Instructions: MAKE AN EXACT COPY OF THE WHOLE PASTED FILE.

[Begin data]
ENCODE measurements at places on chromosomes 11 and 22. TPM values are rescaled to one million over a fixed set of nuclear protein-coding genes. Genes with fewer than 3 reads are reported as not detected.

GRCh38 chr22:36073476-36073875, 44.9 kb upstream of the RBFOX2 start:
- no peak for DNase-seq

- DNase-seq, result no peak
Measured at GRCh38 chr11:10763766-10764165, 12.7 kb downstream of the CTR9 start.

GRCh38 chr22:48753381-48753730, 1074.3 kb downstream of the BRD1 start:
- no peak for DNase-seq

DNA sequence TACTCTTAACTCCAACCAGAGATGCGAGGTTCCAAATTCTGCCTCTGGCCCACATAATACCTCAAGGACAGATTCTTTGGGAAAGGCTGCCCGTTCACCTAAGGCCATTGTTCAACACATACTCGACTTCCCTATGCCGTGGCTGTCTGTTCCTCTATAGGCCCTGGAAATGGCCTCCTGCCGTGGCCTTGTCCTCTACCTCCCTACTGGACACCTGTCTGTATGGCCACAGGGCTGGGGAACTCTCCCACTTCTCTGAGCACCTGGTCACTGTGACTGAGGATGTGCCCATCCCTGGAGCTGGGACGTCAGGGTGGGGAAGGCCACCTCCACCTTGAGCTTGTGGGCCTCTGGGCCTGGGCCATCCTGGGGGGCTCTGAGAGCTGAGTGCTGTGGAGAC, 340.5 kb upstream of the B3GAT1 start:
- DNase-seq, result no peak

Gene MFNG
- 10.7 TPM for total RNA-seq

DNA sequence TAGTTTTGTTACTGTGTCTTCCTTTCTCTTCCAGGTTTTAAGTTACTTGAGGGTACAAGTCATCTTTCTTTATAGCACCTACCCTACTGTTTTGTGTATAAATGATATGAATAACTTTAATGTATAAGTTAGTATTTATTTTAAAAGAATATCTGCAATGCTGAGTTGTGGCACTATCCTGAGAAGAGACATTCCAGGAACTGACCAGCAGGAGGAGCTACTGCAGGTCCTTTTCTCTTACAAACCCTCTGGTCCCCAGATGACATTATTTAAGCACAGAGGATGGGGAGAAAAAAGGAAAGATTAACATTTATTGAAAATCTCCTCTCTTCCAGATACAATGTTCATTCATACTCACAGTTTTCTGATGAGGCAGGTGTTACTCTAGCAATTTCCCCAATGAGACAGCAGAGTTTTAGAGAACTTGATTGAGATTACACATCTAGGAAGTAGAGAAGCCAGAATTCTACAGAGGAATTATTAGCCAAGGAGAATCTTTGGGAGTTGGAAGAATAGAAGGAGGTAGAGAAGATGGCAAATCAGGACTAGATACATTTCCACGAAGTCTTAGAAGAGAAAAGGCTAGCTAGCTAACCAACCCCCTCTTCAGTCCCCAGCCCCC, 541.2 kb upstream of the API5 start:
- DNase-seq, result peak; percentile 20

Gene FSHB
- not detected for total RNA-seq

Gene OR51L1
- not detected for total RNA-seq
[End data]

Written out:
ENCODE measurements at places on chromosomes 11 and 22. TPM values are rescaled to one million over a fixed set of nuclear protein-coding genes. Genes with fewer than 3 reads are reported as not detected.

GRCh38 chr22:36073476-36073875, 44.9 kb upstream of the RBFOX2 start:
- no peak for DNase-seq

- DNase-seq, result no peak
Measured at GRCh38 chr11:10763766-10764165, 12.7 kb downstream of the CTR9 start.

GRCh38 chr22:48753381-48753730, 1074.3 kb downstream of the BRD1 start:
- no peak for DNase-seq

DNA sequence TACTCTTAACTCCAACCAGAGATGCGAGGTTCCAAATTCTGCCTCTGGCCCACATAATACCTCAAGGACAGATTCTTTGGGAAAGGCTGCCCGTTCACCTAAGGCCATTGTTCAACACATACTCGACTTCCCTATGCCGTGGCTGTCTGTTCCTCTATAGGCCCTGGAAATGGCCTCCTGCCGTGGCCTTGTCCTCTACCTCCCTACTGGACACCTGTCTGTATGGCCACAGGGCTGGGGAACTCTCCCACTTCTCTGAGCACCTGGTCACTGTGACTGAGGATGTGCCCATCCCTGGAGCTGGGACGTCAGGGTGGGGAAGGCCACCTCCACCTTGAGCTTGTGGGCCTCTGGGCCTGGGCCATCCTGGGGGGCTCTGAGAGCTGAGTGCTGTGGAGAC, 340.5 kb upstream of the B3GAT1 start:
- DNase-seq, result no peak

Gene MFNG
- 10.7 TPM for total RNA-seq

DNA sequence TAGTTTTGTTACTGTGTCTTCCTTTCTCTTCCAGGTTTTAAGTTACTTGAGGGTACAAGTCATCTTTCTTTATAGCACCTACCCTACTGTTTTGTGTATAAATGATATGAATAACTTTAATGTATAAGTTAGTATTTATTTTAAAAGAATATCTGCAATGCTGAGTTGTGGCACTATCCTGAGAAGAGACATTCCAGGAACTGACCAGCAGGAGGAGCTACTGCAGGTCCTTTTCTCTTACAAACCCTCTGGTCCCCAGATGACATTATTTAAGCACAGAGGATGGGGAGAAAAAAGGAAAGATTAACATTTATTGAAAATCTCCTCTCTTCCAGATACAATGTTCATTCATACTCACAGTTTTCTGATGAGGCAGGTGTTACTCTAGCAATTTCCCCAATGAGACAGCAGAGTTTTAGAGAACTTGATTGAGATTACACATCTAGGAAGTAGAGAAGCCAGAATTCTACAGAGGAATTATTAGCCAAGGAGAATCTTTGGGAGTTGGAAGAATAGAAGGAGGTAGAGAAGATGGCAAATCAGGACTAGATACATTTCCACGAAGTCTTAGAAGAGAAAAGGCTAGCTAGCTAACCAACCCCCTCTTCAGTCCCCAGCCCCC, 541.2 kb upstream of the API5 start:
- DNase-seq, result peak; percentile 20

Gene FSHB
- not detected for total RNA-seq

Gene OR51L1
- not detected for total RNA-seq